Composite of architectural renderings from AGNS (left) and IEC (right).
Reede, 26 Veebruar 2021 19:00
Estonian Life No. 8 2021 - Vincent Teetsov
At the Art Gallery of Nova Scotia, in Halifax, to visit the transplanted house and paintings of Canadian folk artist Maud Lewis, you have to go through a network of passageways across from the Dominion Building, built in 1867, to the Provincial Building. Standing outside at the intersection of Hollis Street and George Street, both of these buildings stand firmly in stone, the former with a more plain appearance and the latter bearing ornate column capitals. It's not a purpose-built facility, and unfortunately, it doesn't go unnoticed. With questions surrounding making the most of existing buildings, financing, and the possibilities of new construction, there are similarities between the development of the International Estonian Centre and the new Art Gallery of Nova Scotia.
AGNS was in need of more office space and storage for its growing collection of art when the Provincial Building became part of the gallery's expansion project in 1998. When the gallery's 100th anniversary came around in 2008, that need was still there, and the director then, Ray Cronin, put forward his commitment to remake the gallery entirely. Current director Nancy Noble, appointed in 2016, is continuing this commitment. In November 2020, after a half-year international design competition and the Design Competition Exhibition that started in September 2020, one of three designs was chosen for the new Art Gallery of Nova Scotia. With public conversation encouraged and designs considered by a jury of professionals, the choice became KPMB Architects, together with Omar Gandhi, Jordan Bennett Studio, Elder Lorraine Whitman (Native Women's Association of Canada), Public Work, and Transsolar.
Among the most noticeable differences in this design from the existing AGNS facility are the gallery's location and the shapes that illustrate the knowledge of the Mi'kmaq people in Nova Scotia. Renderings of the new gallery show the building moved down to the corner of Salter Street and Lower Water Street. It extends out all the way out to Halifax Harbour, where there is currently a large parking lot.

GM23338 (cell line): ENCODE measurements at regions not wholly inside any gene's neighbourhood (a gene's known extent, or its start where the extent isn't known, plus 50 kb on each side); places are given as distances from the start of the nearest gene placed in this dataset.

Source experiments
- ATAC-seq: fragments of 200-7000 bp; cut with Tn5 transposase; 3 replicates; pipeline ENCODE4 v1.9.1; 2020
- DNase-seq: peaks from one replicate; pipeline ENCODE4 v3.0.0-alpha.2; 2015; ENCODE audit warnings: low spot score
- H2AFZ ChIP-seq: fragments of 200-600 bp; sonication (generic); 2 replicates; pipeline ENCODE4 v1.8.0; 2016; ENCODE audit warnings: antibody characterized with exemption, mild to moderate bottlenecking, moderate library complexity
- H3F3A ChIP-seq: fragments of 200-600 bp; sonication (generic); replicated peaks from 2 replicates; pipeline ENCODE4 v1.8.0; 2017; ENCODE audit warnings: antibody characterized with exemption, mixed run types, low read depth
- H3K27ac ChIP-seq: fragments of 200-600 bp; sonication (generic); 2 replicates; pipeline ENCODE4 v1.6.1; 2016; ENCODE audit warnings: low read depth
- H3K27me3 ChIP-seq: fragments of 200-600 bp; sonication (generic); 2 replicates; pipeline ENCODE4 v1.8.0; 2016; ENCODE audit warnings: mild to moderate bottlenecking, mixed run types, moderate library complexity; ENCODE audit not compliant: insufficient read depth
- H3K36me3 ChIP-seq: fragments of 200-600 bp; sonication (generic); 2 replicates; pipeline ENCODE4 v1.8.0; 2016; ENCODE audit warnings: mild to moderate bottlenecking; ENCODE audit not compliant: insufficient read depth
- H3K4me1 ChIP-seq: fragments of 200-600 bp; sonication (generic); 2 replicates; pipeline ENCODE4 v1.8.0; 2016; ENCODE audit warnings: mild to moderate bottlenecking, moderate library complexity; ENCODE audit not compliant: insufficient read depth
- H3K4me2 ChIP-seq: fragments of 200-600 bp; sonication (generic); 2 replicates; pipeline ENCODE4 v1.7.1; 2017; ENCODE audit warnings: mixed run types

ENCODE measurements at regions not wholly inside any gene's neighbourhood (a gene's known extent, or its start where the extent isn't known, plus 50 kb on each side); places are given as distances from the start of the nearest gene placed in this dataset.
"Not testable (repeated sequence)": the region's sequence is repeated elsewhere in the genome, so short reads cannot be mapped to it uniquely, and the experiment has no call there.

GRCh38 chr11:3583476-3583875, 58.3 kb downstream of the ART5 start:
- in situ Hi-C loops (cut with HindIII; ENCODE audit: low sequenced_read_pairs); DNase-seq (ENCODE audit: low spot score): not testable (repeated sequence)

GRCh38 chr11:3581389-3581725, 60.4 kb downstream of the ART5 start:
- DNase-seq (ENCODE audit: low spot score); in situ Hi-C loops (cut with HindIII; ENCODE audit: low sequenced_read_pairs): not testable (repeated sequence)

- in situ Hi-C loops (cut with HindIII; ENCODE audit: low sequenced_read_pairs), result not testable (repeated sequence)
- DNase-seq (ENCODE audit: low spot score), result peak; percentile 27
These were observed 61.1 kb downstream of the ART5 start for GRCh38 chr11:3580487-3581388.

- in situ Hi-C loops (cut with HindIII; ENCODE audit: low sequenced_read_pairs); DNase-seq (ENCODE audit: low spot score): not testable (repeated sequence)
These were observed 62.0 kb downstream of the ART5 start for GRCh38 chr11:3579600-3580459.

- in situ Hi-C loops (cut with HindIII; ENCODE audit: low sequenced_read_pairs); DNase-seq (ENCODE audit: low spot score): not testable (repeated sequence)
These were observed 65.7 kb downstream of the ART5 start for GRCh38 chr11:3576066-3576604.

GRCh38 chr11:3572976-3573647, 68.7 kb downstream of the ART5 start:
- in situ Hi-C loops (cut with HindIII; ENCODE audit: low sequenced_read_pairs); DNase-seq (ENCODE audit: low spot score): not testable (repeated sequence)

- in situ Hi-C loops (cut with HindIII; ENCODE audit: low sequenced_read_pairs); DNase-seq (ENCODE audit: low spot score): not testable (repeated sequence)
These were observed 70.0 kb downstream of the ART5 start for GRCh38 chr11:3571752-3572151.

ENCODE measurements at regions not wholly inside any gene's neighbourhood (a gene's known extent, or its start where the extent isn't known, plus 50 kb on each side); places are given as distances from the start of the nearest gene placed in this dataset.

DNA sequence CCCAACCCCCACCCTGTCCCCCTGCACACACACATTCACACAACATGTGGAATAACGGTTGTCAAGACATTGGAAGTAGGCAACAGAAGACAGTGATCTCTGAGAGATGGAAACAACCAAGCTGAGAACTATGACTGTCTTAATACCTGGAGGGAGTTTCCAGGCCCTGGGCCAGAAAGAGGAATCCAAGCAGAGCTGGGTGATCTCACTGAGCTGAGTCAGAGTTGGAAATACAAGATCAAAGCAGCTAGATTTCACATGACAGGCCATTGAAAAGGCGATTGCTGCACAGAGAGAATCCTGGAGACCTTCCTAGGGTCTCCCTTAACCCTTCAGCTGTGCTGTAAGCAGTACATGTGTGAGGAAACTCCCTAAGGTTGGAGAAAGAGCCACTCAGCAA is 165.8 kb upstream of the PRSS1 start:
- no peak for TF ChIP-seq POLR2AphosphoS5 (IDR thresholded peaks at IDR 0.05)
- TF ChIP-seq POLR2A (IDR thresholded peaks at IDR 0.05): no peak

Where the front of the gallery faces the street, the defined shape of a peaked cap like those traditionally worn by Mi'kmaq women is visible. Passing under this shape, visitors enter into the Mawiomi Odeum. Mawiomi
means “a gathering.” The space rises up high with light let in between the sloped timber columns. Wherever walls meet, curves are used instead of right angles, which are believed to trap energy. This curvature emulates the organic shapes of nature.
The exterior's metal, terra cotta, and timber will ideally be sourced locally, built with a vertical orientation that's meant to resemble Mi'kmaq basket weaving. The overall building is lower in height than surrounding buildings and ripples out to the water like the body of katew
(“eel”), an animal that has been a vital part of traditional Mi'kmaq meals and ceremonies, and reflects a relationship of respect for all living organisms. Around this shape, spaces outdoors are designed to be inviting for gatherings and events.
The total cost of the new gallery is 130 million Canadian dollars, with 70 million coming from the Nova Scotia provincial government, 30 million from the federal government, and 30 million from AGNS fundraising. As voiced by Jennifer Angel, CEO of Develop Nova Scotia, once the gallery is completed in 2025, it can bring the local community closer together. Considering Halifax's substantial tourism industry from visiting cruise ships, it will give these cruises another solid reason to stop in the city.
Symbols are also used in the design for the International Estonian Centre. For instance, the shape of the centre's courtyard follows the contours of mainland Estonia's borders. Birch trees in the courtyard remind visitors of the glowing white forests of Estonia, while local vegetation on the roof terrace also ties the outdoor spaces to Canada. The cast foam aluminum panels surrounding the tops of floors point to the practice of õnnevalamine
(literally “luck pouring”), where drips of cast metal are used to predict the future.
Wood floors elicit the aesthetic of modern Nordic design, where neutral surfaces become a canvas for splashes of colour, as would come through in events and exhibits. There is room for music to resonate and fill the community areas. Space and minimalism are understated symbols of heritage that reflect the wide open Estonian landscape.
Looking ahead years from now, in either of these completed buildings, there will be time and space to examine subtle details that remind us of where we came from.
Written by Vincent Teetsov